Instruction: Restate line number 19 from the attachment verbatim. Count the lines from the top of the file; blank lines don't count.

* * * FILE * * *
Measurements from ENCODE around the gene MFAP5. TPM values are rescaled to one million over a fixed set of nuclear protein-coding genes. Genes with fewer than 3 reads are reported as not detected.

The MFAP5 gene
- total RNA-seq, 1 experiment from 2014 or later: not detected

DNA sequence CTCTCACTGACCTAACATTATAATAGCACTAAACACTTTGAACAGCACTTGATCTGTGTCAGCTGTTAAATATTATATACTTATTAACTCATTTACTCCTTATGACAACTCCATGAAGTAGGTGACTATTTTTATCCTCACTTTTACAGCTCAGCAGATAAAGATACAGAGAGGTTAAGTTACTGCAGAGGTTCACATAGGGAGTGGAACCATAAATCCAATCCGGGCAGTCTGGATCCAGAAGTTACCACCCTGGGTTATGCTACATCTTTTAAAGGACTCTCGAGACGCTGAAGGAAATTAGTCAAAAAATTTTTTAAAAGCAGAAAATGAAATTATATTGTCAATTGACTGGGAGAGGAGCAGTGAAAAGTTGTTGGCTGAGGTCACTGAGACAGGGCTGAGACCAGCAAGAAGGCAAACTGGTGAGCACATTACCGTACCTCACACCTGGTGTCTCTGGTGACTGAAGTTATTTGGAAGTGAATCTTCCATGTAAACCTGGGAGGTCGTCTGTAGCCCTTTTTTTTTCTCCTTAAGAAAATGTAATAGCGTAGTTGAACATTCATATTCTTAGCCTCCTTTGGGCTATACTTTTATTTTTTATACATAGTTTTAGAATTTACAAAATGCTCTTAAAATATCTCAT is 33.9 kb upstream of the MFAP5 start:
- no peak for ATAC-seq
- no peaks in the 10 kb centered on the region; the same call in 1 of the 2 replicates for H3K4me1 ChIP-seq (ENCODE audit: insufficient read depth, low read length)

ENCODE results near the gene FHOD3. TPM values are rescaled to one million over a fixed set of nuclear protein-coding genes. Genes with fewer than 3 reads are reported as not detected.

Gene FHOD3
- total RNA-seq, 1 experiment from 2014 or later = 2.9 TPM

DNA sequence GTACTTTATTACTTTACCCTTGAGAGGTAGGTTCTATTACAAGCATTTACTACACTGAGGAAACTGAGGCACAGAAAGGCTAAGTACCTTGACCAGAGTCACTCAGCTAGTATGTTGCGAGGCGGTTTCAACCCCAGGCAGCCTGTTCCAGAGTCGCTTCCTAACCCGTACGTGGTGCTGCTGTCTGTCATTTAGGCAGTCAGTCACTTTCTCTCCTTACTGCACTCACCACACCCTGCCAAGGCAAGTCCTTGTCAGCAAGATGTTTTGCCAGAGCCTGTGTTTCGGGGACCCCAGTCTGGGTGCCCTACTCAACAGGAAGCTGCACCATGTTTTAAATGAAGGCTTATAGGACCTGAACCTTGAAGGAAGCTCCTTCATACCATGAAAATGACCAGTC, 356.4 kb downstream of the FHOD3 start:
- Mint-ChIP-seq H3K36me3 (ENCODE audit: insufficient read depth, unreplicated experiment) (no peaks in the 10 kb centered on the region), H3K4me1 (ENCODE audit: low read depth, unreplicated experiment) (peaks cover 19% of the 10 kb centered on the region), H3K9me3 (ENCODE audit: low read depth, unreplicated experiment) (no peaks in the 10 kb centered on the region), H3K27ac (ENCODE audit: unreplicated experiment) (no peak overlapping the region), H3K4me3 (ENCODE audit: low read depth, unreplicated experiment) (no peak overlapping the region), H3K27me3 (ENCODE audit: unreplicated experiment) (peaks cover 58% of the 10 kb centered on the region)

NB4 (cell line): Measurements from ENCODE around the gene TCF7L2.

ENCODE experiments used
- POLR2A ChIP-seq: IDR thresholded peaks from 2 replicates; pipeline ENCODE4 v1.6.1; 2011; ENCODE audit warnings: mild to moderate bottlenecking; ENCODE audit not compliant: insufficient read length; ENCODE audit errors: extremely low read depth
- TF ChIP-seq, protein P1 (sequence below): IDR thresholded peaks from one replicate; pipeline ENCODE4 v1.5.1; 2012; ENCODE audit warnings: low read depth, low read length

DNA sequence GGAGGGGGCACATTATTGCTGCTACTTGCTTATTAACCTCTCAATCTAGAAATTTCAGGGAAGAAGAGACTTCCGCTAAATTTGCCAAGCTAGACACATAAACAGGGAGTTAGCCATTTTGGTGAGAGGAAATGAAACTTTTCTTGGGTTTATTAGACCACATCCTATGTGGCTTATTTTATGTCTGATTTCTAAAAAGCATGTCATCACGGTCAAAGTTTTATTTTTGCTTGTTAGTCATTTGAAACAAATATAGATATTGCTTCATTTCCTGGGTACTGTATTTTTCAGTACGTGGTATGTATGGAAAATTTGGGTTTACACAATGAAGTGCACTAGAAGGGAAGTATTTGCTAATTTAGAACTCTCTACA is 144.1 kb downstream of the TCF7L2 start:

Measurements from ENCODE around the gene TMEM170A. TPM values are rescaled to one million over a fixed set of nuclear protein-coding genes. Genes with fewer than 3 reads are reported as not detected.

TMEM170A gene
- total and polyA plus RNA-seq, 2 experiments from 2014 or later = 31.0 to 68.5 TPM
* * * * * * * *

- total and polyA plus RNA-seq, 2 experiments from 2014 or later = 31.0 to 68.5 TPM